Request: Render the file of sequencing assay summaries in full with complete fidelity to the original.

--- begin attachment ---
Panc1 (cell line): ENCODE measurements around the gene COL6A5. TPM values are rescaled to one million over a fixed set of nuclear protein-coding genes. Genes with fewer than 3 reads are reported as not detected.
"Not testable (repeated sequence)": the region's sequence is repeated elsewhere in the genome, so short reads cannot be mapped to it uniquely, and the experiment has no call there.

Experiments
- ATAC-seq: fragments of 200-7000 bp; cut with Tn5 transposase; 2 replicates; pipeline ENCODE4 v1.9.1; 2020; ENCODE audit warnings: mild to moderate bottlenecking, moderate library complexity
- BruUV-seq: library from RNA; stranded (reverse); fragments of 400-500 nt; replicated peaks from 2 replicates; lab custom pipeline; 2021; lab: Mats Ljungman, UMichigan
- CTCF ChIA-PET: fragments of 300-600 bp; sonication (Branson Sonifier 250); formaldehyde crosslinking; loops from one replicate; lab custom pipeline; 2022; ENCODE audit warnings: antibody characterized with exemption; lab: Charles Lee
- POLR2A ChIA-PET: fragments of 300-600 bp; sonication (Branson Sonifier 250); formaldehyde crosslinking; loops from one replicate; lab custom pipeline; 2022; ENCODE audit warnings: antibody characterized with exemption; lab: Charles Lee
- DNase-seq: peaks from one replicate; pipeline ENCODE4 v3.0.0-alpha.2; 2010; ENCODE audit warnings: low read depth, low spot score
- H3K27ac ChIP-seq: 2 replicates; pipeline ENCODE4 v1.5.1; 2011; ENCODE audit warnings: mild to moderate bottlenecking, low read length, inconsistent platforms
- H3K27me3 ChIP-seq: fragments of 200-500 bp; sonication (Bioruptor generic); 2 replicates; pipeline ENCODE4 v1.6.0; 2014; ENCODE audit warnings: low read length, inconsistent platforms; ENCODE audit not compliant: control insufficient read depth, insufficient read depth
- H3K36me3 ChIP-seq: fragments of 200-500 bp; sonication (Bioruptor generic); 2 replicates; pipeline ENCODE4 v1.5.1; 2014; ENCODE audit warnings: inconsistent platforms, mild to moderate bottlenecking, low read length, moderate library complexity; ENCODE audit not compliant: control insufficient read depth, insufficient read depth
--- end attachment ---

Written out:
Panc1 (cell line): ENCODE measurements around the gene COL6A5. TPM values are rescaled to one million over a fixed set of nuclear protein-coding genes. Genes with fewer than 3 reads are reported as not detected.
"Not testable (repeated sequence)": the region's sequence is repeated elsewhere in the genome, so short reads cannot be mapped to it uniquely, and the experiment has no call there.

Experiments
- ATAC-seq: fragments of 200-7000 bp; cut with Tn5 transposase; 2 replicates; pipeline ENCODE4 v1.9.1; 2020; ENCODE audit warnings: mild to moderate bottlenecking, moderate library complexity
- BruUV-seq: library from RNA; stranded (reverse); fragments of 400-500 nt; replicated peaks from 2 replicates; lab custom pipeline; 2021; lab: Mats Ljungman, UMichigan
- CTCF ChIA-PET: fragments of 300-600 bp; sonication (Branson Sonifier 250); formaldehyde crosslinking; loops from one replicate; lab custom pipeline; 2022; ENCODE audit warnings: antibody characterized with exemption; lab: Charles Lee
- POLR2A ChIA-PET: fragments of 300-600 bp; sonication (Branson Sonifier 250); formaldehyde crosslinking; loops from one replicate; lab custom pipeline; 2022; ENCODE audit warnings: antibody characterized with exemption; lab: Charles Lee
- DNase-seq: peaks from one replicate; pipeline ENCODE4 v3.0.0-alpha.2; 2010; ENCODE audit warnings: low read depth, low spot score
- H3K27ac ChIP-seq: 2 replicates; pipeline ENCODE4 v1.5.1; 2011; ENCODE audit warnings: mild to moderate bottlenecking, low read length, inconsistent platforms
- H3K27me3 ChIP-seq: fragments of 200-500 bp; sonication (Bioruptor generic); 2 replicates; pipeline ENCODE4 v1.6.0; 2014; ENCODE audit warnings: low read length, inconsistent platforms; ENCODE audit not compliant: control insufficient read depth, insufficient read depth
- H3K36me3 ChIP-seq: fragments of 200-500 bp; sonication (Bioruptor generic); 2 replicates; pipeline ENCODE4 v1.5.1; 2014; ENCODE audit warnings: inconsistent platforms, mild to moderate bottlenecking, low read length, moderate library complexity; ENCODE audit not compliant: control insufficient read depth, insufficient read depth